Tribune News Service
Chandigarh, December 3
Despite all Constitutional guarantees of India being a sovereign socialist, secular, democratic republic, the minority sections in India — Dalits, creative artists, writers, rationalists and sensitive, enlightened citizens — are all feeling suffocated, insecure and less-than-equal citizens of India since the communal ideology has come into power at the Centre and some big Indian states.
This was stated by scholars from Delhi, Panjab and Punjab varsities and representatives of minority organisations from across India during a two-day seminar which concluded at the Institute of Sikh Studies (IOSS), Chandigarh, here today.
Prof Kulwant Singh, president, IOSS, highlighted several acts of intolerance and violence by those in majority.
Prof Apoorva Nand from Delhi University said: “When saffron fanaticism is being promoted under the garb of nationalism, majority of Hindus are answerable for the undesirable activities of some fringe radical, vocal elements. In fact, it is not only a struggle between majority and minority communities, but also a struggle between the enlightened and half-baked Hindutva zealots.”
Prof Khalid Mohd from Panjab University said Muslim bashing was rampant under the garb of terrorism, love jihad, ghar vapsi, triple talaq, four marriages and beef-eating, etc. “History is sought to be reinterpreted where Muslims are being exhibited only as traitors and all their monuments are projected to be built after destroying Hindu temples.”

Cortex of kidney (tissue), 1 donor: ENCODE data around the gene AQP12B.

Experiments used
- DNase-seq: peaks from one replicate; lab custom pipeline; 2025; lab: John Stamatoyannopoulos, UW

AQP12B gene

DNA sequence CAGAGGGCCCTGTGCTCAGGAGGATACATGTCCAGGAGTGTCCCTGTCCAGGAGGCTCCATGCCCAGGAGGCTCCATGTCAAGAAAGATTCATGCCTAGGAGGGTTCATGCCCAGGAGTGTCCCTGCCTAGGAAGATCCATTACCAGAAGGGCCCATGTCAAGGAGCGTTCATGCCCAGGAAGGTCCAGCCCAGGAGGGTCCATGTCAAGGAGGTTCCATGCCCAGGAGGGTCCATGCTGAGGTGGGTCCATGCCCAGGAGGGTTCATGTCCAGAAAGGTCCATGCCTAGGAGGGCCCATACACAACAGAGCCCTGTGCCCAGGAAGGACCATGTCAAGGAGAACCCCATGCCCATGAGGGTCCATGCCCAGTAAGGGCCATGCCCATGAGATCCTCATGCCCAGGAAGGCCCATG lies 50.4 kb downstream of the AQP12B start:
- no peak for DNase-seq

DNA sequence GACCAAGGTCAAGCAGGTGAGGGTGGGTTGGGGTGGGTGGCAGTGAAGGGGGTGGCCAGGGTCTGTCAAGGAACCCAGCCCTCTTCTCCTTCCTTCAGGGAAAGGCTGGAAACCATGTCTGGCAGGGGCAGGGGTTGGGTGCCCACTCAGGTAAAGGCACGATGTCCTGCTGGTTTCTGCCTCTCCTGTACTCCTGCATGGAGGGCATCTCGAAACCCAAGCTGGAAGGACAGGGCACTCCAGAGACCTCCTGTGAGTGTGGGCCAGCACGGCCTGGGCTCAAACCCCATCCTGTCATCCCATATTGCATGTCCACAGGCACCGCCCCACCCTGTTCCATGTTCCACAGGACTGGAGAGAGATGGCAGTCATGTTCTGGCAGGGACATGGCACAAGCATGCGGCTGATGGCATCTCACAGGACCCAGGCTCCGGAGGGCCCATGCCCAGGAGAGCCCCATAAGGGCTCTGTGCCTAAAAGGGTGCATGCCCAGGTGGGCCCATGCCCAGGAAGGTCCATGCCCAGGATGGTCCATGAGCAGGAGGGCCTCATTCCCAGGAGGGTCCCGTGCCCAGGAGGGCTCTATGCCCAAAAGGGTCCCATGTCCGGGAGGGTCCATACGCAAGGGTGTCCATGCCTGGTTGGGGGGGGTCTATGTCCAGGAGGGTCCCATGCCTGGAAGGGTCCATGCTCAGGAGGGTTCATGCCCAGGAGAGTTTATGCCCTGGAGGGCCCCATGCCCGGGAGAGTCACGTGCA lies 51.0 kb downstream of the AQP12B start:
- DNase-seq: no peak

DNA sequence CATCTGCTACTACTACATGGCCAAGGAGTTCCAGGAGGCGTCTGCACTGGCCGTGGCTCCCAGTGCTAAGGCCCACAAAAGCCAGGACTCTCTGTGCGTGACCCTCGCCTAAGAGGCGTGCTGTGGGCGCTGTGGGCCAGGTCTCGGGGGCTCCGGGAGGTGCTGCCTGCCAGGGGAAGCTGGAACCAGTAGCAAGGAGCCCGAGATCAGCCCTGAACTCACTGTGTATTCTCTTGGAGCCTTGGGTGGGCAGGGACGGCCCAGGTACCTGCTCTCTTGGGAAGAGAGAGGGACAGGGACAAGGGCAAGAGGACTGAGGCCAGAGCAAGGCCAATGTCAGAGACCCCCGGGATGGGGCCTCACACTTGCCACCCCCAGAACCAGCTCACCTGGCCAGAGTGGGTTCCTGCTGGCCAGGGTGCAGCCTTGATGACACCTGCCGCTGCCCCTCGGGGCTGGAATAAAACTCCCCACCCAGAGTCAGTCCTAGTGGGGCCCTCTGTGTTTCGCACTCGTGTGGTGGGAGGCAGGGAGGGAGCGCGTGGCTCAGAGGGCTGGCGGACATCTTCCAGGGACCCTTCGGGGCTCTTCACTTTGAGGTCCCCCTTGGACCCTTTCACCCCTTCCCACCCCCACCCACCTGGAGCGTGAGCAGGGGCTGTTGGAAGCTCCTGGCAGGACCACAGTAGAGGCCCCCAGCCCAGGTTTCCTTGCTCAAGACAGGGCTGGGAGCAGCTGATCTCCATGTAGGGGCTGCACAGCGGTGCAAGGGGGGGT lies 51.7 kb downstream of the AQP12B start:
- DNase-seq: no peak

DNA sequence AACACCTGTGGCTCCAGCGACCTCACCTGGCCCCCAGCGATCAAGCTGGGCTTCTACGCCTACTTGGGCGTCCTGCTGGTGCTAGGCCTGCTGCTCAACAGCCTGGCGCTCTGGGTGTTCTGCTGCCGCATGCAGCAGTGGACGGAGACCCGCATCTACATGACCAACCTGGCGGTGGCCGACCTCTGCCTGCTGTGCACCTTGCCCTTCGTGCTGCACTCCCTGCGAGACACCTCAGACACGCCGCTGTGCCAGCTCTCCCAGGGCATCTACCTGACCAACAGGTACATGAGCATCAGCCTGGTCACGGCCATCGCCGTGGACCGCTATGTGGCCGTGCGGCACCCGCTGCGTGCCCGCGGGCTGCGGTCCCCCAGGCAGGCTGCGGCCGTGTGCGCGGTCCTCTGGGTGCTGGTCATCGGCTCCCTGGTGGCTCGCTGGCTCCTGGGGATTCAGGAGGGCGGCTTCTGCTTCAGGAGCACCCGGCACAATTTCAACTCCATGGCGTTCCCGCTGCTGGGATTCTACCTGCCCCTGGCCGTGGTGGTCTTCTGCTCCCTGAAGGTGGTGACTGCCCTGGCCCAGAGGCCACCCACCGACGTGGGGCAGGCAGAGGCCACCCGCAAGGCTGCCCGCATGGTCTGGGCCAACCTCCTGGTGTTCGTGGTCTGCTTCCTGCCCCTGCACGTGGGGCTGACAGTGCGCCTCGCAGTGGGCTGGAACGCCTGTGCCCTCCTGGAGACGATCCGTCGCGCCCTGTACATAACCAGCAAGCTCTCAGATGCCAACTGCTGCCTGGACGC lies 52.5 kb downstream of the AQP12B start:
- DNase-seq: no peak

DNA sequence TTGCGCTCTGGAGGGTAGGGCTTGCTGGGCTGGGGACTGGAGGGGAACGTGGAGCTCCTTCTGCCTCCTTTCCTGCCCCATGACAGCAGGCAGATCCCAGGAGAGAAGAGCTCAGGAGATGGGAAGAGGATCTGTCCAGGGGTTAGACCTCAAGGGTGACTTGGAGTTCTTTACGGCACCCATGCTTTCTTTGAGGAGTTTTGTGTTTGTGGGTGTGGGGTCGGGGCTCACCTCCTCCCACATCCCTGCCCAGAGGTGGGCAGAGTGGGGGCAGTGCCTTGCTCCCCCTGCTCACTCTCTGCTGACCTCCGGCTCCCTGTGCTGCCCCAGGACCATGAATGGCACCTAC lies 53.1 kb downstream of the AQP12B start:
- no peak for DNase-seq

Former Punjab Vidhan Sabha Deputy Speaker Bir Devinder Singh said the doctrine of religion-based majoritarianism should diminish in India. “The unabated censorious comments of BJP leaders against religious minorities manifest the mindset that blatantly refuses to acknowledge the strength of plurality of secular India. Such insinuations are undoubtedly causing sense of deep unrest among minorities,” he said. He congratulated the Institute of Sikh Studies for expressing the pain and anguish of minorities against the “aggressive” majoritarianism.
Prof Emmanuel Nahar said Christians had been facing structured and symbolic violence in India. He said Christians were labelled as foreigners and treated as second-class citizens. “In fact, a majority of Christians are Dalits and face double discrimination – both for their religion and caste. Denial of reservation to lower caste Christians, ‘Ghar wapsi’ programme are among major issues being facing the Christian community,” he added.
During the occasion, the Institute of Sikh Studies released its three new publications – English translation of Sikh Classic Sri Gur Panth Parkash; Gurdwara: Concept and Institution by Dr GS Sangha; and Know Your Heritage by Dr Dharam Singh and Prof Kulwant Singh.
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